Reaching one’s 50th birthday in optimal health is an accomplishment to be proud of. The hard work required to be healthy in midlife includes adhering to a nutritious diet and exercising regularly. Once individuals cross the threshold and enter their 50s, they can look to some additional strategies to maintain their physical and mental well-being for decades to come.
Get a pet. Many people 50 and older qualify as “empty nesters,” a term applied to adults whose children have grown up and moved out of their homes. Some empty nesters experience a phenomenon known as “empty nest syndrome,” which the Mayo Clinic notes can be marked by feelings of sadness or loss. Pets can help people over 50 with no children at home overcome feelings linked to empty nest syndrome. In 2018, the University of Michigan National Poll on Healthy Aging found that 86 percent of pet owners felt their pets make them feel loved while 73 percent said their pets provided a sense of purpose. Pets also can ensure individuals over 50 stay physically active and provide opportunities to connect with other people.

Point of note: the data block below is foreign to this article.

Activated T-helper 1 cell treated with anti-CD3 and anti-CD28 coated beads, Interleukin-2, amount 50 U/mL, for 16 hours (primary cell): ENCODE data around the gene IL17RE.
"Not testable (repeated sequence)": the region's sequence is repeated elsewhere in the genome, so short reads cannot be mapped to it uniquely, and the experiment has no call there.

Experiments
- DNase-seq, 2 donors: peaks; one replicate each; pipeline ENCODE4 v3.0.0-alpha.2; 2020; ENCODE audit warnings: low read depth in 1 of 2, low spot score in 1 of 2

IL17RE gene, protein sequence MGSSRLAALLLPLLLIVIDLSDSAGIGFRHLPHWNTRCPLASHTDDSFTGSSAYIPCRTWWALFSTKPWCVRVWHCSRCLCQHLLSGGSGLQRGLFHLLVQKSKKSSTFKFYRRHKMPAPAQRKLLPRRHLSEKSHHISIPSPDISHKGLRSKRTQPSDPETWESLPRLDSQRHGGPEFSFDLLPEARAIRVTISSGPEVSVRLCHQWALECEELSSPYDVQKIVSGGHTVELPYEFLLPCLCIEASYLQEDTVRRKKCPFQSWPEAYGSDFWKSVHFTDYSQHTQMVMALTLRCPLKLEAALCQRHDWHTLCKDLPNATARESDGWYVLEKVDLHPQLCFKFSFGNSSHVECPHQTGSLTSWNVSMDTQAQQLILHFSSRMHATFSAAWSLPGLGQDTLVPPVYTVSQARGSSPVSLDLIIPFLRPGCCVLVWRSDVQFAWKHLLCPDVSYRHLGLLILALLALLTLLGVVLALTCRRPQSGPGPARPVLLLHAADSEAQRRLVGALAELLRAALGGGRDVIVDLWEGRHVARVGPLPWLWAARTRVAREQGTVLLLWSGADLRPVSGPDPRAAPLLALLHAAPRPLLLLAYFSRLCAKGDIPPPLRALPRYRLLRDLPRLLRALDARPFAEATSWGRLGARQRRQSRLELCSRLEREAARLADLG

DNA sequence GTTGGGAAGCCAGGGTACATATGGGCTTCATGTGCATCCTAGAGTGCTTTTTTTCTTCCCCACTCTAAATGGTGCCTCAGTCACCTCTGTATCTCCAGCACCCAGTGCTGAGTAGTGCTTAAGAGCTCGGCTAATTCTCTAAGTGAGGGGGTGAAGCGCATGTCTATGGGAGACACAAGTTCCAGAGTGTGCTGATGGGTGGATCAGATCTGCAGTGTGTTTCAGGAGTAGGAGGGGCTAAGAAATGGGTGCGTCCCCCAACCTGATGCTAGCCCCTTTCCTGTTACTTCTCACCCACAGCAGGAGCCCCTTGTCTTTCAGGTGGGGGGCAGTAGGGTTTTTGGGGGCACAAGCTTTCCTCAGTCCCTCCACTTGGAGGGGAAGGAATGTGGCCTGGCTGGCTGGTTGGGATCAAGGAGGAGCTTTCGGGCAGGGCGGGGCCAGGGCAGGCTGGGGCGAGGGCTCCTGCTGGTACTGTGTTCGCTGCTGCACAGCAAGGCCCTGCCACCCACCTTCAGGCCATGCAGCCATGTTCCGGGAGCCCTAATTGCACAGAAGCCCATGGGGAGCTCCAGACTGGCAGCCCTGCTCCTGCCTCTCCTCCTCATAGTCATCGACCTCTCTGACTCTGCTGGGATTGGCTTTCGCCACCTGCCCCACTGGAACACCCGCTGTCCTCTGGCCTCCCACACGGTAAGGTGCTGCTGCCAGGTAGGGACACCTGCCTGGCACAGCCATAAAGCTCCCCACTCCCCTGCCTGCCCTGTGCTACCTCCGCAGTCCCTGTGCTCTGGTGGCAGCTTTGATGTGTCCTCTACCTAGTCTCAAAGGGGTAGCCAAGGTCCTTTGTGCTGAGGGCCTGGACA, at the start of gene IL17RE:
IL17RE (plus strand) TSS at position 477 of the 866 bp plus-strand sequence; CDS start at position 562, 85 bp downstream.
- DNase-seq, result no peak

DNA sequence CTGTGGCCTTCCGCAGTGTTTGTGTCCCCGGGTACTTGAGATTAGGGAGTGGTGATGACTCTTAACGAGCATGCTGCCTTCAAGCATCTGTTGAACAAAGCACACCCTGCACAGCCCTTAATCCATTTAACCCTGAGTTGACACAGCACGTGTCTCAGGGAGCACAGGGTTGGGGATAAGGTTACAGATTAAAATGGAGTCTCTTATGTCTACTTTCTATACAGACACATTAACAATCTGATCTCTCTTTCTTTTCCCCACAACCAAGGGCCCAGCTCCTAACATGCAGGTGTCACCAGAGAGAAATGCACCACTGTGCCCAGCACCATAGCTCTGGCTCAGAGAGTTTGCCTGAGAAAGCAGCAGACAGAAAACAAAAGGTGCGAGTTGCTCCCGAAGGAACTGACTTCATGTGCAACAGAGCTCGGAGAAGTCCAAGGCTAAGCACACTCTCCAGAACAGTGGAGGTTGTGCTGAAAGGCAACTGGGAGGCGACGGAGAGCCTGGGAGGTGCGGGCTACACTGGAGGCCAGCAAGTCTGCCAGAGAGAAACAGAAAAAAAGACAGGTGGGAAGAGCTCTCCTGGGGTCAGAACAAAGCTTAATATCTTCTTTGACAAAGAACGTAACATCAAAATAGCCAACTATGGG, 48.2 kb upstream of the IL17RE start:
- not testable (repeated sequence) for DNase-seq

Prioritize learning. Whether it’s taking music lessons, going back to school or mastering a new hobby, learning has a profound effect on aging brains. For example, a 2013 study published in the journal Psychological Science found that memory function is improved by engagement in demanding everyday tasks. That study reported that people who learned new skills experienced greater memory improvement than people who only socialized or participated in activities that were not as cognitively engaging.
Make an effort to improve balance. Various factors contribute to a decline in balance as adults age. For example, a decline in muscle mass that begins when people are in their 30s is a normal part of aging. Over time, that natural decline affects strength and agility. Balance exercises can be a valuable component of a fitness regimen that help individuals reduce their risk for falling as they advance through their 50s and into their 60s and 70s. That’s a significant benefit, as the Centers for Disease Control and Prevention reports that one out of every three adults age 65 and older experiences a fall each year, and as many as 30 percent of those falls lead to serious injury.
Embrace your inner socialite. Socialization is important for people of all ages, including individuals 50 and over. A 2017 study from researchers at Michigan State found that valuing friendships was a strong predictor of health and happiness among older adults. Opportunities to socialize with friends may increase as people navigate their 50s and children move out or become more independent. Individuals can take advantage of opportunities to socialize whenever possible.
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